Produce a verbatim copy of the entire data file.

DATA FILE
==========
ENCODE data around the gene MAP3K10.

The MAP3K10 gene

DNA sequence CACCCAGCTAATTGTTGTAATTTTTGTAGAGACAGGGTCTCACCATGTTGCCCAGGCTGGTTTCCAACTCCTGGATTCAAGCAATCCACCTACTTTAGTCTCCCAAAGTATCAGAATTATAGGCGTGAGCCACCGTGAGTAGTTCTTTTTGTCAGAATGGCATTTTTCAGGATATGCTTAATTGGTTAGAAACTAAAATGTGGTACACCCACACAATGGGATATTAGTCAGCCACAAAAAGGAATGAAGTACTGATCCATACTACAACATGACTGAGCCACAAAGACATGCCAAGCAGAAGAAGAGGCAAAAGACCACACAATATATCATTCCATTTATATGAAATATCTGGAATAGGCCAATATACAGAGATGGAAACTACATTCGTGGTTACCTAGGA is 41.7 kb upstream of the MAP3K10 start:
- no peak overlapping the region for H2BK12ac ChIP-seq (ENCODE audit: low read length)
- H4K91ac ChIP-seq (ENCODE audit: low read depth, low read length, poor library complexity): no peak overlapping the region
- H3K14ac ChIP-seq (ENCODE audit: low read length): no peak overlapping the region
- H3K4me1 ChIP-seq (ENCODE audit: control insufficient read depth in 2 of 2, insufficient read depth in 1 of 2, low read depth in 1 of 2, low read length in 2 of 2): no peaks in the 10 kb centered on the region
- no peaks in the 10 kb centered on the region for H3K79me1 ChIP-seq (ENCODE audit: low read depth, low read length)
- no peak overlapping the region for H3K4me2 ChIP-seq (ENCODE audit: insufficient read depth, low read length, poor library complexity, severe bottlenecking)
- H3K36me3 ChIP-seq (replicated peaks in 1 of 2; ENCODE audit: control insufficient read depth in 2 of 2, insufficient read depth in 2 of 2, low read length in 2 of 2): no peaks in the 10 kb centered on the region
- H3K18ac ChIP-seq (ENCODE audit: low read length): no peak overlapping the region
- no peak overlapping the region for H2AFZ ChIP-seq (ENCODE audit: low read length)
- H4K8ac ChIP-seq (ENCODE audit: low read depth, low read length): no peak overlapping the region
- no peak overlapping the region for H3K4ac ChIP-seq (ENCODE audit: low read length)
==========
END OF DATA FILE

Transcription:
ENCODE data around the gene MAP3K10.

The MAP3K10 gene

DNA sequence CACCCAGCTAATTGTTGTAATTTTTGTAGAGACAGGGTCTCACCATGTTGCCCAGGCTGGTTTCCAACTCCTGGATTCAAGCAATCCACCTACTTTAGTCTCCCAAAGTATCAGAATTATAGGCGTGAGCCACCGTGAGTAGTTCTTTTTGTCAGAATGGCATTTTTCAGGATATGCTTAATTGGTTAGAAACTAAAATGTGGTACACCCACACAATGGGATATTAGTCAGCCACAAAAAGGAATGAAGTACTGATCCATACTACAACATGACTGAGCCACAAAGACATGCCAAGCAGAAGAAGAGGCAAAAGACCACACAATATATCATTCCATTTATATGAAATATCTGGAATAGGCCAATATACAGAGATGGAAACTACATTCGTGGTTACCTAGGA is 41.7 kb upstream of the MAP3K10 start:
- no peak overlapping the region for H2BK12ac ChIP-seq (ENCODE audit: low read length)
- H4K91ac ChIP-seq (ENCODE audit: low read depth, low read length, poor library complexity): no peak overlapping the region
- H3K14ac ChIP-seq (ENCODE audit: low read length): no peak overlapping the region
- H3K4me1 ChIP-seq (ENCODE audit: control insufficient read depth in 2 of 2, insufficient read depth in 1 of 2, low read depth in 1 of 2, low read length in 2 of 2): no peaks in the 10 kb centered on the region
- no peaks in the 10 kb centered on the region for H3K79me1 ChIP-seq (ENCODE audit: low read depth, low read length)
- no peak overlapping the region for H3K4me2 ChIP-seq (ENCODE audit: insufficient read depth, low read length, poor library complexity, severe bottlenecking)
- H3K36me3 ChIP-seq (replicated peaks in 1 of 2; ENCODE audit: control insufficient read depth in 2 of 2, insufficient read depth in 2 of 2, low read length in 2 of 2): no peaks in the 10 kb centered on the region
- H3K18ac ChIP-seq (ENCODE audit: low read length): no peak overlapping the region
- no peak overlapping the region for H2AFZ ChIP-seq (ENCODE audit: low read length)
- H4K8ac ChIP-seq (ENCODE audit: low read depth, low read length): no peak overlapping the region
- no peak overlapping the region for H3K4ac ChIP-seq (ENCODE audit: low read length)